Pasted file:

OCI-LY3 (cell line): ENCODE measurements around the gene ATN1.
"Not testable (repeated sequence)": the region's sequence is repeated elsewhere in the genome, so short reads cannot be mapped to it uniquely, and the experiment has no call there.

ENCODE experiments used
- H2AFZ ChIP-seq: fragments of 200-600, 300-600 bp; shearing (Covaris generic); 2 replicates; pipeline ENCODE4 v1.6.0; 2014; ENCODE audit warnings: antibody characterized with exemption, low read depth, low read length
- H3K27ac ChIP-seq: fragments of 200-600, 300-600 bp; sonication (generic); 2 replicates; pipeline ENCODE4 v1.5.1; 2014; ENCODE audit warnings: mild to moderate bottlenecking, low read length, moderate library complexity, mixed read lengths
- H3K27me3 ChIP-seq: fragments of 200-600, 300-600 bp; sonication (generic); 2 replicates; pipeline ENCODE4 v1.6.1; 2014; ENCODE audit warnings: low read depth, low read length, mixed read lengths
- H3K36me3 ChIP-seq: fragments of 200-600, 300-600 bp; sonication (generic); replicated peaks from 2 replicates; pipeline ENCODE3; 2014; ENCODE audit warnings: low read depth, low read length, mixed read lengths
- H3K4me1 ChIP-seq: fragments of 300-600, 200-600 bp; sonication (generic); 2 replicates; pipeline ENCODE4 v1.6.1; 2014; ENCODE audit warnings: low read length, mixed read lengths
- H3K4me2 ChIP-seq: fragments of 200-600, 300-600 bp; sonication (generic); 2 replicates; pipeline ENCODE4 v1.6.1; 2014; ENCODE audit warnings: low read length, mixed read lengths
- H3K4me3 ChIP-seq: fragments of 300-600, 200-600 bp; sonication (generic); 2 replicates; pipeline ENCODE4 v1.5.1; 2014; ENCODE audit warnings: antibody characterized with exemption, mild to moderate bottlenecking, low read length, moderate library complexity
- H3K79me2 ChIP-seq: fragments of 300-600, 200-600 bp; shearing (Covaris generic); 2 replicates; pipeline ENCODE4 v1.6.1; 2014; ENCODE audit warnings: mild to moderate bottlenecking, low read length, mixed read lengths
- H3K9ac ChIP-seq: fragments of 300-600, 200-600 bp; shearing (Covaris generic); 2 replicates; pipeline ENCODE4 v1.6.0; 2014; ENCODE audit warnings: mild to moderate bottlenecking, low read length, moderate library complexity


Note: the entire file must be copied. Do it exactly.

OCI-LY3 (cell line): ENCODE measurements around the gene ATN1.
"Not testable (repeated sequence)": the region's sequence is repeated elsewhere in the genome, so short reads cannot be mapped to it uniquely, and the experiment has no call there.

ENCODE experiments used
- H2AFZ ChIP-seq: fragments of 200-600, 300-600 bp; shearing (Covaris generic); 2 replicates; pipeline ENCODE4 v1.6.0; 2014; ENCODE audit warnings: antibody characterized with exemption, low read depth, low read length
- H3K27ac ChIP-seq: fragments of 200-600, 300-600 bp; sonication (generic); 2 replicates; pipeline ENCODE4 v1.5.1; 2014; ENCODE audit warnings: mild to moderate bottlenecking, low read length, moderate library complexity, mixed read lengths
- H3K27me3 ChIP-seq: fragments of 200-600, 300-600 bp; sonication (generic); 2 replicates; pipeline ENCODE4 v1.6.1; 2014; ENCODE audit warnings: low read depth, low read length, mixed read lengths
- H3K36me3 ChIP-seq: fragments of 200-600, 300-600 bp; sonication (generic); replicated peaks from 2 replicates; pipeline ENCODE3; 2014; ENCODE audit warnings: low read depth, low read length, mixed read lengths
- H3K4me1 ChIP-seq: fragments of 300-600, 200-600 bp; sonication (generic); 2 replicates; pipeline ENCODE4 v1.6.1; 2014; ENCODE audit warnings: low read length, mixed read lengths
- H3K4me2 ChIP-seq: fragments of 200-600, 300-600 bp; sonication (generic); 2 replicates; pipeline ENCODE4 v1.6.1; 2014; ENCODE audit warnings: low read length, mixed read lengths
- H3K4me3 ChIP-seq: fragments of 300-600, 200-600 bp; sonication (generic); 2 replicates; pipeline ENCODE4 v1.5.1; 2014; ENCODE audit warnings: antibody characterized with exemption, mild to moderate bottlenecking, low read length, moderate library complexity
- H3K79me2 ChIP-seq: fragments of 300-600, 200-600 bp; shearing (Covaris generic); 2 replicates; pipeline ENCODE4 v1.6.1; 2014; ENCODE audit warnings: mild to moderate bottlenecking, low read length, mixed read lengths
- H3K9ac ChIP-seq: fragments of 300-600, 200-600 bp; shearing (Covaris generic); 2 replicates; pipeline ENCODE4 v1.6.0; 2014; ENCODE audit warnings: mild to moderate bottlenecking, low read length, moderate library complexity